with the hay. In this little room the windows are forgotten, said he, and no sun shines
in, neither will a candle be brought. His quarters were especially unpleasing to him, and
the worst was that more and more hay was always coming in by the door, and the space grew
less and less. When at length in his anguish, he cried as loud as he could, bring me no
more fodder, bring me no more fodder. The maid was just milking the cow, and when she
heard some one speaking, and saw no one, and perceived that it was the same voice that she
had heard in the night, she was so terrified that she slipped off her stool, and spilt the
She ran in great haste to her master, and said, oh heavens, pastor,
the cow has been speaking. You are mad, replied the pastor, but he went himself to the
byre to see what was there. Hardly, however had he set his foot inside when thumbling
again cried, bring me no more fodder, bring me no more fodder. Then the pastor himself was
alarmed, and thought that an evil spirit had gone into the cow, and ordered her to be
killed. She was killed, but the stomach, in which thumbling was, was thrown on the
dunghill. Thumbling had great difficulty in working his way out. However, he succeeded so
far as to get some room, but just as he was going to thrust his head out, a new misfortune
occurred. A hungry wolf ran thither, and swallowed the whole stomach at one gulp.
Thumbling did not lose courage. Perhaps, thought he, the wolf will listen to what I have
got to say. And he called to him from out of his belly, dear wolf, I know of a magnificent
feast for you.
Where is it to be had, said the wolf. In such and such a house. You
must creep into it through the kitchen-sink, and will find cakes, and bacon, and sausages,
and as much of them as you can eat. And he described to him exactly his father's house.
The wolf did not require to be told this twice, squeezed himself in at night through the
sink, and ate to his heart's content in the larder. When he had eaten his fill, he wanted
to go out again, but he had become so big that he could not go out by the same way.
Thumbling had reckoned on this, and now began to make a violent noise in the wolf's body,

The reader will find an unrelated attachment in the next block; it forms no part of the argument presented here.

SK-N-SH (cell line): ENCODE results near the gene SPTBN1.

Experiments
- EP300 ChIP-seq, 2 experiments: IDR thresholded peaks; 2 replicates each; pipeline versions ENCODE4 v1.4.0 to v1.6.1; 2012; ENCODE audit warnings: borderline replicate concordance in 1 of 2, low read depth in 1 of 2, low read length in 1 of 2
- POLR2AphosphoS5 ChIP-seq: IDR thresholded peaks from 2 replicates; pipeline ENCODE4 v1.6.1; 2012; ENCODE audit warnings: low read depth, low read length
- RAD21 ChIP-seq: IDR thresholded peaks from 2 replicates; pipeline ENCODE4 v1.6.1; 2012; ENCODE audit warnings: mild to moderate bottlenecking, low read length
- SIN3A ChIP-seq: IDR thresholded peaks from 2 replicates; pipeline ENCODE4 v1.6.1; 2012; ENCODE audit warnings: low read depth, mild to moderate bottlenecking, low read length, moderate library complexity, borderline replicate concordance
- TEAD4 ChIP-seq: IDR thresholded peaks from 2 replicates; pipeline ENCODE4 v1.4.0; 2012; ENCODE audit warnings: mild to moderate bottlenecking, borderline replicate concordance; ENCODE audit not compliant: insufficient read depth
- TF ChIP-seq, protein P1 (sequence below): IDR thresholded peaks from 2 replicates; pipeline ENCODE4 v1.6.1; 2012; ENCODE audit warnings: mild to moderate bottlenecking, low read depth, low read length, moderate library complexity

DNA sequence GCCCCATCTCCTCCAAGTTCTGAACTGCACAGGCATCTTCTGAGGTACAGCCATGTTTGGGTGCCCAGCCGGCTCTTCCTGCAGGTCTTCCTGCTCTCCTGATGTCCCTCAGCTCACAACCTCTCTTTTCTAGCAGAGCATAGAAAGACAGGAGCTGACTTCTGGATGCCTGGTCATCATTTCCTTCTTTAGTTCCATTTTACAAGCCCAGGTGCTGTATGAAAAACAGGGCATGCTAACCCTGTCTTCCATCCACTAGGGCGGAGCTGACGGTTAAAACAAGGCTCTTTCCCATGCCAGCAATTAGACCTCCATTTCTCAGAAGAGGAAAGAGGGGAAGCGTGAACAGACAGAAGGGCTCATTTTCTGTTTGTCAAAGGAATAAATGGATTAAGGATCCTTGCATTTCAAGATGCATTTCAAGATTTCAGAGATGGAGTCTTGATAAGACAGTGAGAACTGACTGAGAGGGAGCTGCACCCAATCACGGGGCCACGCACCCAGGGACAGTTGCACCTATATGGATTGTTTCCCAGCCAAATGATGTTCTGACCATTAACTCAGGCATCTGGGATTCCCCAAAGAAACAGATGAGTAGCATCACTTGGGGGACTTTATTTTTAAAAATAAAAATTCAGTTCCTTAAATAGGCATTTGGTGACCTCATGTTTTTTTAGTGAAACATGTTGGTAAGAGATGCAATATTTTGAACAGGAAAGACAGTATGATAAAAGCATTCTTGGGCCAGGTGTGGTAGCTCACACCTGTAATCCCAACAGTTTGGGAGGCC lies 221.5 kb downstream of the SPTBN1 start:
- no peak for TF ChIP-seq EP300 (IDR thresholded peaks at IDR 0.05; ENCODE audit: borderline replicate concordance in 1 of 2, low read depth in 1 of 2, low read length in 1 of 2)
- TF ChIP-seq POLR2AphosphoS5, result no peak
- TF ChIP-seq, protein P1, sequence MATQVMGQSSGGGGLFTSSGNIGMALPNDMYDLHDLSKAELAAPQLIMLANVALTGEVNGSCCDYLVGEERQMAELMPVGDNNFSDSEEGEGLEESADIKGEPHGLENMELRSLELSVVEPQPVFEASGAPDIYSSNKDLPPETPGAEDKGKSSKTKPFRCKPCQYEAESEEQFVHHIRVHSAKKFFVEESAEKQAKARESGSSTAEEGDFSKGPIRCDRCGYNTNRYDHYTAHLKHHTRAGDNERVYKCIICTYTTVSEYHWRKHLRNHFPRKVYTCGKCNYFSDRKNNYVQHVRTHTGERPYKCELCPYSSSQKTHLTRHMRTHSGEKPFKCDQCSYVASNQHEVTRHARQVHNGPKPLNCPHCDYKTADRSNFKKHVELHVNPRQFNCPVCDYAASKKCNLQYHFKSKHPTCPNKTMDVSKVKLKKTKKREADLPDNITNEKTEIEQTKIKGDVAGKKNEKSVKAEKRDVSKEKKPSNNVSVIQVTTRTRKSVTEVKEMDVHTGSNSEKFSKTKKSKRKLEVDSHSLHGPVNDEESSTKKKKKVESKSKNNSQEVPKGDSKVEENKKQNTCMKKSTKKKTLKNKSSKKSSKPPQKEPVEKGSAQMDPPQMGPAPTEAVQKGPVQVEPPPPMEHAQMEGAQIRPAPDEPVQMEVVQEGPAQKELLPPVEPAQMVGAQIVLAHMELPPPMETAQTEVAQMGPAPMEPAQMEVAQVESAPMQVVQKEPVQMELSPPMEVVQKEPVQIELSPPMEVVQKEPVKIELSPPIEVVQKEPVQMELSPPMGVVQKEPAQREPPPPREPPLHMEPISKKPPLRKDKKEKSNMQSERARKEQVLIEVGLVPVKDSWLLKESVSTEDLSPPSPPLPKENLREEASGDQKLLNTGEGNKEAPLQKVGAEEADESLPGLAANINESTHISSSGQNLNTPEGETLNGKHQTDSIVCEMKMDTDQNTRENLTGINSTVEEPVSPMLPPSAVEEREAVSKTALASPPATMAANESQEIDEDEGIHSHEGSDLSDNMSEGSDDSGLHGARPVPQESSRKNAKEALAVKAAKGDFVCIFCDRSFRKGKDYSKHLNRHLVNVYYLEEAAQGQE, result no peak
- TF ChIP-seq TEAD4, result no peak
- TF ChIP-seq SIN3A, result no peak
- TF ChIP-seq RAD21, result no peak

and raged and screamed as loudly as he could. Will you be quiet, said the wolf, you will
waken up the people. What do I care, replied the little fellow, you have eaten your fill,
and I will make merry likewise. And began once more to scream with all his strength.
At last his father and mother were aroused by it, and ran to the
room and looked in through the opening in the door. When they saw that a wolf was inside,
they ran away, and teh husband fetched his axe, and the wife the scythe. Stay behind, said
the man, when they entered the room. When I have given the blow, if he is not killed by
it, you must cut him down and hew his body to pieces. Then thumbling heard his parents,
voices and cried, dear father, I am here, I am in the wolf's body. Said the father, full
of joy, thank God, our dear child has found us again. And bade the woman take away her
scythe, that thumbling might not be hurt with it. After that he raised his arm, and struck
the wolf such a blow on his head that he fell down dead, and then they got knives and
scissors and cut his body open and drew the little fellow forth.
Ah, said the father, what sorrow we have gone through for your sake.
Yes father, I have gone about the world a great deal. Thank heaven, I breathe fresh air
again. Where have you been, then. Ah, father, I have been in a mouse's hole, in a cow's
belly, and then in a wolf's paunch. Now I will stay with you. And we will not sell you
again, no not for all the riches in the world, said his parents, and they embraced and
kissed their dear thumbling. They gave him to eat and to drink, and had some new clothes
made for him, for his own had been spoiled on his journey.